Psychologist Resigns from NARTH after Gay Prostitute's Claims
Reparative therapy psychologist George Rekers has resigned from his position as a board member of the National Association for Research and Therapy of Homosexuality (NARTH), a group that describes itself as "dedicated to assisting individuals dealing with unwanted homosexual attractions." Rekers said in a statement that he resigned on Tuesday to give himself time to fight media reports.
Rekers hired a gay prostitute who advertises on the website Rentboy.com to travel with him to Europe in April. Jo-Vanni Roman, 20, told the Miami New Times (Fla.) that he gave Rekers nude massages every day during the trip.
"With the assistance of a defamation attorney, I will fight these false reports because I have not engaged in any homosexual behavior whatsoever," Rekers said in a statement. "I am not gay and never have been."
As of today, NARTH lists Rekers as a member of its Scientific Advisory Committee, but has accepted his resignation as a board member.
"NARTH has accepted Dr. Rekers's resignation and would hope that the legal process will sufficiently clarify the questions that have arisen in this unfortunate situation," the group said in a statement. "We express our sincere sympathy to all individuals, regardless of their perspective, who have been injured by these events."
Rekers's website states that he "was not involved in any illegal or sexual behavior with his travel assistant." The statement says, "Dr. Rekers found his recent travel assistant by interviewing different people who might be able to help, and did not even find out about his travel assistant's Internet advertisements offering prostitution activity until after the trip was in progress."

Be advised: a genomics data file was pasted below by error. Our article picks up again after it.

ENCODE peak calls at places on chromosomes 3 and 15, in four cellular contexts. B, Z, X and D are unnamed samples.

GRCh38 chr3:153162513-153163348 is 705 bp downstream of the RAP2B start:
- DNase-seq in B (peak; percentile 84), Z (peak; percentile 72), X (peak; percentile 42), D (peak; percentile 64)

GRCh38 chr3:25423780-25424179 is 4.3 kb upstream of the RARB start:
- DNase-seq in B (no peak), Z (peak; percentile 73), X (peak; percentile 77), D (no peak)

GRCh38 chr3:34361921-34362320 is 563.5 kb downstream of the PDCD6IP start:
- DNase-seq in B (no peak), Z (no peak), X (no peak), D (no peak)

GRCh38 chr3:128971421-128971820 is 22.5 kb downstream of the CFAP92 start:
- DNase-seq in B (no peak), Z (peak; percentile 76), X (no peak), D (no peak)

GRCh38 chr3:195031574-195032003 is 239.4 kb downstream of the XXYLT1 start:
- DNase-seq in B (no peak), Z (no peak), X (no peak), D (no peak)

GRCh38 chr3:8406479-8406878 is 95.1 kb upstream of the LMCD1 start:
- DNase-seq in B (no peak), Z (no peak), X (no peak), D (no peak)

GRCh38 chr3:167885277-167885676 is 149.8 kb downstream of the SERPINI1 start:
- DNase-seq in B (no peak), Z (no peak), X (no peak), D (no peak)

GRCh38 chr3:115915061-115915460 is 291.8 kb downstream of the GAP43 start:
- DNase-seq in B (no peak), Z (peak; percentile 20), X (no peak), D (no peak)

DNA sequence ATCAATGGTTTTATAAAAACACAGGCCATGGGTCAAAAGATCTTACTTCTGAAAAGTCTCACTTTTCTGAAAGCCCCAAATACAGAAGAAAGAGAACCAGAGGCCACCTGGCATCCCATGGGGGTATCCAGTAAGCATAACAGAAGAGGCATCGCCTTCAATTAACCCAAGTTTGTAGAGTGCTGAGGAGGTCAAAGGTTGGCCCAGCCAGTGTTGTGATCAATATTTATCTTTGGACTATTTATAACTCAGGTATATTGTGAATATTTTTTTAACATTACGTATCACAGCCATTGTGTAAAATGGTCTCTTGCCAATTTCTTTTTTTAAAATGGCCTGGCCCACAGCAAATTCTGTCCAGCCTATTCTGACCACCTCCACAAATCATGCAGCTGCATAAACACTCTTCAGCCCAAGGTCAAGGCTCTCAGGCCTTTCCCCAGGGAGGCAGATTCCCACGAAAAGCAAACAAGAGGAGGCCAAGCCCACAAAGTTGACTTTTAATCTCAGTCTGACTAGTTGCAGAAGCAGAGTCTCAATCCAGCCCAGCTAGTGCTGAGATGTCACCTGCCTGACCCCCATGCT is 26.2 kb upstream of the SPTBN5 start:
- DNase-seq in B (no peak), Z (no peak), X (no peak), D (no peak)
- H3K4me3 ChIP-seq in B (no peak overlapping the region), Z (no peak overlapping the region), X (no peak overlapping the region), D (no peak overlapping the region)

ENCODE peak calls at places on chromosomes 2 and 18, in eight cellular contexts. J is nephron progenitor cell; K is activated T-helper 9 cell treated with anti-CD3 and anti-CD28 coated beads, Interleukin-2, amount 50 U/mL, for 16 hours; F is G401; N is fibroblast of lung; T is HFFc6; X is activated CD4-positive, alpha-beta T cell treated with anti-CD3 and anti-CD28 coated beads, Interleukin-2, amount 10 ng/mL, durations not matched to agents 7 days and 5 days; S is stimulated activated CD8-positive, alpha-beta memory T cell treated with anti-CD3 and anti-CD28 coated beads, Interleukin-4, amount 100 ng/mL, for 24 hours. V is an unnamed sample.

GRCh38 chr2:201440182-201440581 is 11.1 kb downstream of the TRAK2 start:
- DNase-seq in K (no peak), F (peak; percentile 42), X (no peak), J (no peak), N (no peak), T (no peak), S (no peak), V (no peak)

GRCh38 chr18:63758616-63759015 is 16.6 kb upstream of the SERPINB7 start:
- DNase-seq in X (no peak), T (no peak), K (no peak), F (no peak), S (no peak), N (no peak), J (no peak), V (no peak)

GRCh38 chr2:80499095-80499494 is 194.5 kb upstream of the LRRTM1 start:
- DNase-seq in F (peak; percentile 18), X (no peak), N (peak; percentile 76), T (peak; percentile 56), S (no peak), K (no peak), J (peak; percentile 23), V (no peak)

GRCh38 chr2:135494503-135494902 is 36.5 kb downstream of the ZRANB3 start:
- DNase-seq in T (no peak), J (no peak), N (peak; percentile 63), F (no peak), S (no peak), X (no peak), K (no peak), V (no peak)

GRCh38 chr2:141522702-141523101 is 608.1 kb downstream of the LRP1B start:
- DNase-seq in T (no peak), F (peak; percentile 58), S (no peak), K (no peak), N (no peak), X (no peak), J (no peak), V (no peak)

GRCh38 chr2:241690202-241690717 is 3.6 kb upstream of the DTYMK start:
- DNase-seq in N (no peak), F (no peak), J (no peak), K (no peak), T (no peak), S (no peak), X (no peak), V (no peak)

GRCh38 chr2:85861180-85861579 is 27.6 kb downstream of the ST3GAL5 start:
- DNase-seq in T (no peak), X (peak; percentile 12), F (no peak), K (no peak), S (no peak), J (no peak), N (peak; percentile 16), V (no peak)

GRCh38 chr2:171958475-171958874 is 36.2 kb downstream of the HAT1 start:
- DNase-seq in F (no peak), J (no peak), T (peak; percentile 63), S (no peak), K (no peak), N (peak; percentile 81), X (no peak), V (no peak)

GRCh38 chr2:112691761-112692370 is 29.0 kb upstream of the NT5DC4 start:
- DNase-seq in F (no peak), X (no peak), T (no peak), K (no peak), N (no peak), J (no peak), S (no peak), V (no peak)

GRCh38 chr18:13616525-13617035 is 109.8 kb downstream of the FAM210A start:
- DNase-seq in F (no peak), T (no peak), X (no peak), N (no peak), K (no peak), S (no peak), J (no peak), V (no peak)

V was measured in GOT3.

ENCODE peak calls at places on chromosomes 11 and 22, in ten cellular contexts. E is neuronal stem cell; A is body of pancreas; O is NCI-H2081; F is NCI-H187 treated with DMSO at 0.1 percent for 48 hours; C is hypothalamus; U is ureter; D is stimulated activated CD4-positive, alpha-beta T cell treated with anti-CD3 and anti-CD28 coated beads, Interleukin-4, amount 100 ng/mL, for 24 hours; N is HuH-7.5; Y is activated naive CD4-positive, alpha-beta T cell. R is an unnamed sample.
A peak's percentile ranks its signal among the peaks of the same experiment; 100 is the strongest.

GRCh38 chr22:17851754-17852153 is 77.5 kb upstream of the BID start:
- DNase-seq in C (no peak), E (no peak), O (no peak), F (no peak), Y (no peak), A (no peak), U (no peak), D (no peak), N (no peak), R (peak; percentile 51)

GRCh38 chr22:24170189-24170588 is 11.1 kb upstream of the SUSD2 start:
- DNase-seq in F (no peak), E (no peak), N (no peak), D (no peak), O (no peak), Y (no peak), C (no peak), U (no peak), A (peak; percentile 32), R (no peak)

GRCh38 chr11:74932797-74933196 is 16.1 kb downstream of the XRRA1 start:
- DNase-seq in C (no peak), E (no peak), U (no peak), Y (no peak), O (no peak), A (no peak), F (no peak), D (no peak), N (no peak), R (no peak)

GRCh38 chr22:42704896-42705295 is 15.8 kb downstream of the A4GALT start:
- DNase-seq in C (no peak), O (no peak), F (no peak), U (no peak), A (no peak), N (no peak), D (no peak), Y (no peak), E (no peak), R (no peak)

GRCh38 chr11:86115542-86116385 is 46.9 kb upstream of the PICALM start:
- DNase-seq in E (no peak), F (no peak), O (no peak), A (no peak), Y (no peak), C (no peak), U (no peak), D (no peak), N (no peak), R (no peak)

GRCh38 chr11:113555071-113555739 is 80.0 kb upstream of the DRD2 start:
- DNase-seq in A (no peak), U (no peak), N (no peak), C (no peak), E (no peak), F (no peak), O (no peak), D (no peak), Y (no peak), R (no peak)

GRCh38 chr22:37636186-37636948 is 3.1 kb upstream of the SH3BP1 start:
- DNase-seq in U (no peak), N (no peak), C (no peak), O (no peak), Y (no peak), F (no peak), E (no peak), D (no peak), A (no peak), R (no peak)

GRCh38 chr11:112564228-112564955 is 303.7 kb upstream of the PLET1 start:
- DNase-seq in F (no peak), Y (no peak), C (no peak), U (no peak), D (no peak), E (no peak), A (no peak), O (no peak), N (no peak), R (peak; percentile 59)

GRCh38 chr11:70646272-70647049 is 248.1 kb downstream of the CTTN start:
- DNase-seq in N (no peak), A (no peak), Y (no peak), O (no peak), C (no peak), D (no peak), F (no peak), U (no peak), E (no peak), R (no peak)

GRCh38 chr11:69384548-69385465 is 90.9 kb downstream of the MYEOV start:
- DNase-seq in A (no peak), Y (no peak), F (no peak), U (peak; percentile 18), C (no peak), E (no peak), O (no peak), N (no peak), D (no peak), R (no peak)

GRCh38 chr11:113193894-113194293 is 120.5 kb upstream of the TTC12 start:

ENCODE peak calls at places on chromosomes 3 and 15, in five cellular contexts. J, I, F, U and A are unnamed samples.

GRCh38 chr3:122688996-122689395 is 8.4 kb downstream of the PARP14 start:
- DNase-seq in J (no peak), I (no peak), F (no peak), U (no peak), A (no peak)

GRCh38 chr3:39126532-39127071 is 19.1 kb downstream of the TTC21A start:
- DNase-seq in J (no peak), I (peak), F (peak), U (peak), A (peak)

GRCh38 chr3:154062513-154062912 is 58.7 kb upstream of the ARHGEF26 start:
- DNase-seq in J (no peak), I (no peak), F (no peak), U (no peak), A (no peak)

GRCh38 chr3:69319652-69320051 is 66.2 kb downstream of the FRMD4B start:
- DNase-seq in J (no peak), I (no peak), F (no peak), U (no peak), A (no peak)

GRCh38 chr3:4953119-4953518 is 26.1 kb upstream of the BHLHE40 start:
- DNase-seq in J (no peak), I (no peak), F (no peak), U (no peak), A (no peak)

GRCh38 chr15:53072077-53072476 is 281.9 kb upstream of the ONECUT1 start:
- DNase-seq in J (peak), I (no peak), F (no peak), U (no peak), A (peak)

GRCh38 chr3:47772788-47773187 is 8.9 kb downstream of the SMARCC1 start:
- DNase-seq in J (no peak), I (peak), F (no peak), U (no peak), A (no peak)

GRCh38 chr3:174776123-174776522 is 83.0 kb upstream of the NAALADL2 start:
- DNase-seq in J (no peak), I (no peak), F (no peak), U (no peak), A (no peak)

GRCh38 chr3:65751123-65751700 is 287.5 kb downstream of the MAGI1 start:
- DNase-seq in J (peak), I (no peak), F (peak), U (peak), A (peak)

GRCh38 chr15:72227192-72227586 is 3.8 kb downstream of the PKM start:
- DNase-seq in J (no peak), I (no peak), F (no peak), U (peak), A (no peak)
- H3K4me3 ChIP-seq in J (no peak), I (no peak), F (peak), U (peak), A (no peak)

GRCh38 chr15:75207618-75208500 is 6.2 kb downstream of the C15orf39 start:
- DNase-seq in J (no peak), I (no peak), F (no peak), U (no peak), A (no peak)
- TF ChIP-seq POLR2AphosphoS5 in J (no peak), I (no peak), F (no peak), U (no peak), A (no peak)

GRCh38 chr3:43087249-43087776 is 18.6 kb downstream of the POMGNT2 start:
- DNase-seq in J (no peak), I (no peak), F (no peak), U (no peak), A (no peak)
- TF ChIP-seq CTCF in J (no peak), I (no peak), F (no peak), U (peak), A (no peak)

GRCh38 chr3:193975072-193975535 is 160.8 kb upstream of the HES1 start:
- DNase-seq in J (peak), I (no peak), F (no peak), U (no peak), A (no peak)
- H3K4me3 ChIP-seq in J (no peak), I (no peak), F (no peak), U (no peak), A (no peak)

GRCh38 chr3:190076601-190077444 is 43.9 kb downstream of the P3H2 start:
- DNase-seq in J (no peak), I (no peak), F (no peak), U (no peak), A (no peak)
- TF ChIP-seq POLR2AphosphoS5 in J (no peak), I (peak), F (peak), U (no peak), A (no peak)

In a follow-up e-mail to Christianity Today, Rekers said that his wife will be retiring soon and will accompany him on trips when their sons are unavailable.
"I confessed to the Lord and to my family that I was unwise and wrong to hire this travel assistant after knowing him only one month before the trip and not knowing whether he was more than a person raised in a Christian home," Rekers said. "I also confessed to the Lord and to my family the sin of thereby putting myself into a vulnerable situation where I tragically became subject to false allegations."
Rekers said that he regrets "unanticipated harm" for his "unwise decision," and briefly mentioned part of the trip. "One thing for which I am grateful is that my travel assistant openly shared his spiritual doubts with me during the trip and he did let me share the gospel of Jesus Christ with him with many Scriptures in three extended conversations."
Rekers said he is being advised by a team of three Christian counselors. "And I have committed myself to ongoing meetings with an experienced pastor and counselor from my church, so I can more fully understand my weaknesses and prevent this kind of unwise decision-making in the future."
Rekers declined a phone interview with CT. "Because this has become a legal matter concerning defamation, Professor Rekers has been advised not to grant interviews," an unnamed respondent said in an e-mail from his website.
In 1983, Rekers served on the founding board of Family Research Council (FRC). President Tony Perkins, who joined FRC in 2003, said that he had never heard of Rekers until the recent media reports, but verified that Rekers was a member of its founding board. "FRC has had no contact with Dr. Rekers or knowledge of his activities in over a decade, so I can't speak to what he may or may not have done," Perkins said in a statement.